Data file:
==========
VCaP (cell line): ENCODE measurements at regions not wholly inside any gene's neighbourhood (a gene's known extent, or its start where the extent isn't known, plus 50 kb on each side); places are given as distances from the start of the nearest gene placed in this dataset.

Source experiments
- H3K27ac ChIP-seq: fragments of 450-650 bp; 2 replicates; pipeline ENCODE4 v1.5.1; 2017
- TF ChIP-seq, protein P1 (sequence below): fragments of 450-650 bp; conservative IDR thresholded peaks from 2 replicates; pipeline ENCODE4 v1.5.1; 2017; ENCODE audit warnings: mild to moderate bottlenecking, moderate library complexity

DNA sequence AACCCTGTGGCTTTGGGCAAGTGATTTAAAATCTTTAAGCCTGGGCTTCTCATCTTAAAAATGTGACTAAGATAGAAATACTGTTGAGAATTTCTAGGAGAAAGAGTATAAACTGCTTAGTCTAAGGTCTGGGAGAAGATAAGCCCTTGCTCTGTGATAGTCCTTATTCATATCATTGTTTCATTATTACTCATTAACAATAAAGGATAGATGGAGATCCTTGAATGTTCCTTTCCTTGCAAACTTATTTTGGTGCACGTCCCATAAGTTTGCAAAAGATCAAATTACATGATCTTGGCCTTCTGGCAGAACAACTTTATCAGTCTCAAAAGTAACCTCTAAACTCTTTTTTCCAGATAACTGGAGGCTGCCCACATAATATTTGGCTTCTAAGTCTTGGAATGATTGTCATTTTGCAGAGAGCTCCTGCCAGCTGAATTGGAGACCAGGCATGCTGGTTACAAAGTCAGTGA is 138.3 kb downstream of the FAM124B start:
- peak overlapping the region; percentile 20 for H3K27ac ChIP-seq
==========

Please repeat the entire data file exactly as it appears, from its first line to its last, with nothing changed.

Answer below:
VCaP (cell line): ENCODE measurements at regions not wholly inside any gene's neighbourhood (a gene's known extent, or its start where the extent isn't known, plus 50 kb on each side); places are given as distances from the start of the nearest gene placed in this dataset.

Source experiments
- H3K27ac ChIP-seq: fragments of 450-650 bp; 2 replicates; pipeline ENCODE4 v1.5.1; 2017
- TF ChIP-seq, protein P1 (sequence below): fragments of 450-650 bp; conservative IDR thresholded peaks from 2 replicates; pipeline ENCODE4 v1.5.1; 2017; ENCODE audit warnings: mild to moderate bottlenecking, moderate library complexity

DNA sequence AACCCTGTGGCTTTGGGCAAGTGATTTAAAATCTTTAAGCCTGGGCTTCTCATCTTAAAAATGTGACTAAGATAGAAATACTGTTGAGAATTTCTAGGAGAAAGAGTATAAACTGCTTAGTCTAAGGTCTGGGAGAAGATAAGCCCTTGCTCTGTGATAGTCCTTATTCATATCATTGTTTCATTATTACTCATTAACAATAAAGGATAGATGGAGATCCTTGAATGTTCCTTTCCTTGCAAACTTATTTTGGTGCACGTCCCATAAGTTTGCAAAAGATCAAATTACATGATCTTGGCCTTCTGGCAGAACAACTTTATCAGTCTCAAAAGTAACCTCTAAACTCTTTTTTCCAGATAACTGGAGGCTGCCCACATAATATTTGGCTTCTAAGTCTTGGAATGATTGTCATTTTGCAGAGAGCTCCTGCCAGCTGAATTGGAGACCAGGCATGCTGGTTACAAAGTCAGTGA is 138.3 kb downstream of the FAM124B start:
- peak overlapping the region; percentile 20 for H3K27ac ChIP-seq